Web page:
The (Updated) Tale of a (More) Reformed Networker

I had my first networking revelation a little over a year ago, and my second one happened last Friday at the Special Libraries Association New England Fall conference (which conveniently took place at Simmons). I spent the day listening to presentations, pondering the meaning of special libraries, and, well, networking. For some reason there was a ridiculously long 90-minute lunch break, so I figured I would mill around for a few minutes, grab some food, then sit outside and read a magazine. Well, it turned out that instead of embracing my inner introvert, I found myself breaking bread with three complete strangers (gasp!). Ok, so they were fellow special librarians and conference attendees (calling them strangers is a bit dramatic), but still, this was a major deviation from my plan.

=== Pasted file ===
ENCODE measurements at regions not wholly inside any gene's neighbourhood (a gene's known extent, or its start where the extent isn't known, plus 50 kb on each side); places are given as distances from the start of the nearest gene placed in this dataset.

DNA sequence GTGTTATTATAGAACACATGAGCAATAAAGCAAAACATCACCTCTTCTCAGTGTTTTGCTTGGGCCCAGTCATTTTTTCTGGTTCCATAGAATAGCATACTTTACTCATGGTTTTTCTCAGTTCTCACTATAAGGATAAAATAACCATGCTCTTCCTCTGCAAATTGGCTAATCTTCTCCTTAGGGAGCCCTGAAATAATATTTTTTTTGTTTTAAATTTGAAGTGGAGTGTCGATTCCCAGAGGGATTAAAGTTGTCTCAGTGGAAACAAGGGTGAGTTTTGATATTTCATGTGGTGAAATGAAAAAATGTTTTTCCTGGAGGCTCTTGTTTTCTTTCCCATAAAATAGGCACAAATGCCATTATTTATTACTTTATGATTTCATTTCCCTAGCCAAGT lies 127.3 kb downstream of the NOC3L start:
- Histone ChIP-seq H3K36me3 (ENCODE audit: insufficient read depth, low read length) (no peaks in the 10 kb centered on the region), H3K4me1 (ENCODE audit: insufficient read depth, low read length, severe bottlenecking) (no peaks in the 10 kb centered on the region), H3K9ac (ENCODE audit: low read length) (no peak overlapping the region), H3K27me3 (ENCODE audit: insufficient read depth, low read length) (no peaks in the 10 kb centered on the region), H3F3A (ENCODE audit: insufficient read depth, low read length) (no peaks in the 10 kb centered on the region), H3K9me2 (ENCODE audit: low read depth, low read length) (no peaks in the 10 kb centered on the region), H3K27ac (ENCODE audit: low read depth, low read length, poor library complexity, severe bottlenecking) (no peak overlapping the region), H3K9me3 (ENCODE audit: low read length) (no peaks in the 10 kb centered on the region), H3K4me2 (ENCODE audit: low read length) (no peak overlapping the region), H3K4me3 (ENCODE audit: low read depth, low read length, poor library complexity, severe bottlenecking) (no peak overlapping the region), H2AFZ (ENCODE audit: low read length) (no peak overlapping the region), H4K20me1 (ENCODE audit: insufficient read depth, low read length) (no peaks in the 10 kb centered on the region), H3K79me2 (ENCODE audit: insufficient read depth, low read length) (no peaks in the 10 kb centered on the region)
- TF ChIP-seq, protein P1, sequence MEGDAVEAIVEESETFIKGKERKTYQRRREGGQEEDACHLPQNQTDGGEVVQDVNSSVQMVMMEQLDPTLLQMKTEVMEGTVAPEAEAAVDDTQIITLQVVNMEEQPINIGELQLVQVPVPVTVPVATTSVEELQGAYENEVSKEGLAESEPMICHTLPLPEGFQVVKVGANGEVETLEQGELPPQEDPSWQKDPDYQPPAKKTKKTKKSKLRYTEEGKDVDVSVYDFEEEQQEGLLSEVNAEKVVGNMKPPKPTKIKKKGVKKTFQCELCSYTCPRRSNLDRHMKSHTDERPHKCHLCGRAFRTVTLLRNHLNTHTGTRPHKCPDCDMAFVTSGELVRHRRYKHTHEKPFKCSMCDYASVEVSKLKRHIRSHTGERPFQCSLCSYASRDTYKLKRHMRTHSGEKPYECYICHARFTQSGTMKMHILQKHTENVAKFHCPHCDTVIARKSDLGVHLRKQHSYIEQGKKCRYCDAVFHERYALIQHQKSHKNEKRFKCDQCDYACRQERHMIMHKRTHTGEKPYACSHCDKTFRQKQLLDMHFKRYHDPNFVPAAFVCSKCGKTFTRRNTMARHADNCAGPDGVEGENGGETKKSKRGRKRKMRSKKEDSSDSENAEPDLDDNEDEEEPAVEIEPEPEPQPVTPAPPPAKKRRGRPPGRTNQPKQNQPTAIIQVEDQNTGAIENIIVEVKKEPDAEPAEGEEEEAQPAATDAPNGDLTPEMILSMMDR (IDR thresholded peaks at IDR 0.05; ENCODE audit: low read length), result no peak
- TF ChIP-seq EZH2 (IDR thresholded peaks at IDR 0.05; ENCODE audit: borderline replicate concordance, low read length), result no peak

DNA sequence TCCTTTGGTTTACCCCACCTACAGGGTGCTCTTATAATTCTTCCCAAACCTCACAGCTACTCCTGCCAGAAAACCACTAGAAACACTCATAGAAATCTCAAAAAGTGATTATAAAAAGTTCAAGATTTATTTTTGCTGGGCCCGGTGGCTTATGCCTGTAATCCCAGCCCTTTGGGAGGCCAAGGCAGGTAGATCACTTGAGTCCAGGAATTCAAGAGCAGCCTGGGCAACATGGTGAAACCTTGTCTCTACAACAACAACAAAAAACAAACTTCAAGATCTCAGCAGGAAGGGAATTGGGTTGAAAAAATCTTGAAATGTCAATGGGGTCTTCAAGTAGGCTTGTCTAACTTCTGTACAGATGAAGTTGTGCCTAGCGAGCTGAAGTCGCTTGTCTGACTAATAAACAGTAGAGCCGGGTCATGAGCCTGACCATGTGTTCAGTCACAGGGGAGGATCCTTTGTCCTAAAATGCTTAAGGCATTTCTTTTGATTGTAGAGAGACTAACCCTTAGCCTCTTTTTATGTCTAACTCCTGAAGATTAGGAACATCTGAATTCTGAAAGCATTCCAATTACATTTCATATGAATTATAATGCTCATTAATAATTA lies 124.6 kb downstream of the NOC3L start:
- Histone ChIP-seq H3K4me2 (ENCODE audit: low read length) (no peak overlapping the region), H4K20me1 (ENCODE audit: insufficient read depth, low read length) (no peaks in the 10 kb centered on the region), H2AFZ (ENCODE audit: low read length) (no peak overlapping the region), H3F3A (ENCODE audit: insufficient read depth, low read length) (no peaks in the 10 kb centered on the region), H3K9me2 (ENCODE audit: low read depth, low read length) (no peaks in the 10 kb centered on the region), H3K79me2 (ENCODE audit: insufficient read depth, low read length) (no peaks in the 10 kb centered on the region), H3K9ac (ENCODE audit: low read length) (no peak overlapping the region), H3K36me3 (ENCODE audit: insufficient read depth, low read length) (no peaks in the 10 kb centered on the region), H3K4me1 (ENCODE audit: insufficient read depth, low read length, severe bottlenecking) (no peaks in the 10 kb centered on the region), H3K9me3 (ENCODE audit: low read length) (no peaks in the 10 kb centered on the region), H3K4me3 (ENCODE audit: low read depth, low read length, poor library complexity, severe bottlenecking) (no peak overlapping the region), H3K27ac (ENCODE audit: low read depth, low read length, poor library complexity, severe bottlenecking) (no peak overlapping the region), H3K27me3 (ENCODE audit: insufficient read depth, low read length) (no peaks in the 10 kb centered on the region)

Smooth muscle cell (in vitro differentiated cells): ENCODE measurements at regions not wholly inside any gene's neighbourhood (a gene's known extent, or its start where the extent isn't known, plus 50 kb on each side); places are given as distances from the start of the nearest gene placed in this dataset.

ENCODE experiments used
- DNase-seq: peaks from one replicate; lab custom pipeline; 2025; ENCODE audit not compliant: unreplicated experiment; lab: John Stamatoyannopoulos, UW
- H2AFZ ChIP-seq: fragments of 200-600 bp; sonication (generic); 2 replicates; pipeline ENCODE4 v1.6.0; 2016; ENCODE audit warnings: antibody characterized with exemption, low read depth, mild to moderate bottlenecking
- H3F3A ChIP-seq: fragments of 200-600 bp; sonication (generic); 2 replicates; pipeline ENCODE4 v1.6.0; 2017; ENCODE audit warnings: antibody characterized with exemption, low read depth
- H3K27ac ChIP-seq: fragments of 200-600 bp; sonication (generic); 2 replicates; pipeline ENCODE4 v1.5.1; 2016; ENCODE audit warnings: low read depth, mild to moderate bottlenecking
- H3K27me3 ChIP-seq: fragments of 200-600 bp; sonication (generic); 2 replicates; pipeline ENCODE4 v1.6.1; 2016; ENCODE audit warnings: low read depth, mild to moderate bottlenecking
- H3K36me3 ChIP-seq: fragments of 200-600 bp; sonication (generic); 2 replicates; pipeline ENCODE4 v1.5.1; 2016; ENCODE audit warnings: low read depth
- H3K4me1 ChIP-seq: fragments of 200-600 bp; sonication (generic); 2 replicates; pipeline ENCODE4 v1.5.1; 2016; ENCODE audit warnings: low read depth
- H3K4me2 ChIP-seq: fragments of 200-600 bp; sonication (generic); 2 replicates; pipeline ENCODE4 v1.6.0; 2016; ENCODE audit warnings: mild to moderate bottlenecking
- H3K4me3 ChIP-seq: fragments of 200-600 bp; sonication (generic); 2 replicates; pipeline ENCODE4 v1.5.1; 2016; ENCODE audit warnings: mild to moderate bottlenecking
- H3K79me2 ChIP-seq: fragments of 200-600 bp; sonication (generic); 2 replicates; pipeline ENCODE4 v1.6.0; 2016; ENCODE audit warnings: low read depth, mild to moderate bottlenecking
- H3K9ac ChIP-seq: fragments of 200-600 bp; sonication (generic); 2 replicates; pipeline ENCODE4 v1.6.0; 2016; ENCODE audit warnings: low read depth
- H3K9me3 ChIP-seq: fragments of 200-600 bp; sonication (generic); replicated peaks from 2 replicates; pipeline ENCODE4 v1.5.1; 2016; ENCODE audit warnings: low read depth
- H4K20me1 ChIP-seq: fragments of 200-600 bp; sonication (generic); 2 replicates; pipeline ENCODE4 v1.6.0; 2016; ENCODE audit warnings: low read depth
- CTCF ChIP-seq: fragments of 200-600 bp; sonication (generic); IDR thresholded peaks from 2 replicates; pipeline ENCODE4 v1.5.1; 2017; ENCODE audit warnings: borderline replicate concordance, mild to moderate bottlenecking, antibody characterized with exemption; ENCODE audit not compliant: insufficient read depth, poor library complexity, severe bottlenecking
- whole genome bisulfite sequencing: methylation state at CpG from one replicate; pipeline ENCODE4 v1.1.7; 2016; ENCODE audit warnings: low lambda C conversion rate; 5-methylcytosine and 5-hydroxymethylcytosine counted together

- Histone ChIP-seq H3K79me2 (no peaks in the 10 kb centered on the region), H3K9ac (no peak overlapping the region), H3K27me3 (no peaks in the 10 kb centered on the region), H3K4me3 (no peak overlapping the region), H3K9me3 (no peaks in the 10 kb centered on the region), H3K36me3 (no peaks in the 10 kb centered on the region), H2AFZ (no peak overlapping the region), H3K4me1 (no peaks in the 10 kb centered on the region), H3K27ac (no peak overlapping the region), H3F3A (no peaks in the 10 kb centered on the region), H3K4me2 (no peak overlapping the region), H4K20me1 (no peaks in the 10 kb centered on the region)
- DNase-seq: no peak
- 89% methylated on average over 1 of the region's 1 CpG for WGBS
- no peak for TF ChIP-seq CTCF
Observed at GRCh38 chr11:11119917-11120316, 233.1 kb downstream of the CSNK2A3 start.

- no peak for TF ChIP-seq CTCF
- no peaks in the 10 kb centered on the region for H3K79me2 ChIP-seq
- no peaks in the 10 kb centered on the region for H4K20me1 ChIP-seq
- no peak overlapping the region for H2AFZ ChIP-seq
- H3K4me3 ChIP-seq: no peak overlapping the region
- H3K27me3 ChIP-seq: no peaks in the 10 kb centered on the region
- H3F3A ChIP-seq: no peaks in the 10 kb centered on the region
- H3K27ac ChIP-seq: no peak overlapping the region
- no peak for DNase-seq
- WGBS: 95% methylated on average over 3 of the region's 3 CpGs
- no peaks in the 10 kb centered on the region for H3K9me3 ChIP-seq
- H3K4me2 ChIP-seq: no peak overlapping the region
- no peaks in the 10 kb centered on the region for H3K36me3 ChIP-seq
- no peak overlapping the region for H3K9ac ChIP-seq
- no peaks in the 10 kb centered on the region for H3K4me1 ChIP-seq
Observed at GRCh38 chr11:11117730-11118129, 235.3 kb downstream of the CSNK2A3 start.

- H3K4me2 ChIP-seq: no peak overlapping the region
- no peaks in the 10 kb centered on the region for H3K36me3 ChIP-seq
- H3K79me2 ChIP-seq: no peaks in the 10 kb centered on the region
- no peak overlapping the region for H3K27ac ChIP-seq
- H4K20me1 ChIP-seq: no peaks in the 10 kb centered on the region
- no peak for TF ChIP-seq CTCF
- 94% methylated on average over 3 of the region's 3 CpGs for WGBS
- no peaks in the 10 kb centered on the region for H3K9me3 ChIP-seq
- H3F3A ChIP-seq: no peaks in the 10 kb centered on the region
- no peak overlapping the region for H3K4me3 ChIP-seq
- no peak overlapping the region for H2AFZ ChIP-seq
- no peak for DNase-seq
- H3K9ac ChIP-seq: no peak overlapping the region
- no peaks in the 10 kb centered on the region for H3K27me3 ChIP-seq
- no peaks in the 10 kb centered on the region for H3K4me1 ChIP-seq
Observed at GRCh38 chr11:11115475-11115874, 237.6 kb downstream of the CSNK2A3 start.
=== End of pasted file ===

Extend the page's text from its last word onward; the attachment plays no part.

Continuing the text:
It seems absurd that this lunch conversation was such a big deal for me, but I am pretty proud of myself for being sociable on Friday. My first networking revelation made me realize that networking truly is important, and this one made me realize that hey, I can do this. I will not claim to be an all-star networker, but I'm working on it. GSLIS has provided the classroom and practical experience that have given me the confidence to be a better networker. When I started the program I had no library experience, so I felt not necessarily intimidated, but definitely out of place, when talking about library-related stuff. Boy have I come a long way since then.

Networking begins with shared experiences, and Friday was the first time that I felt that I had enough special library experience to banter with the other attendees. Bantering is absolutely not one of my strengths, which is why this seemingly insignificant lunch conversation was revolutionary for me. Perhaps someday I will come to fully embrace the idea of networking, but until that happens I will continue aspiring toward all-star networking status.

Conferences | People


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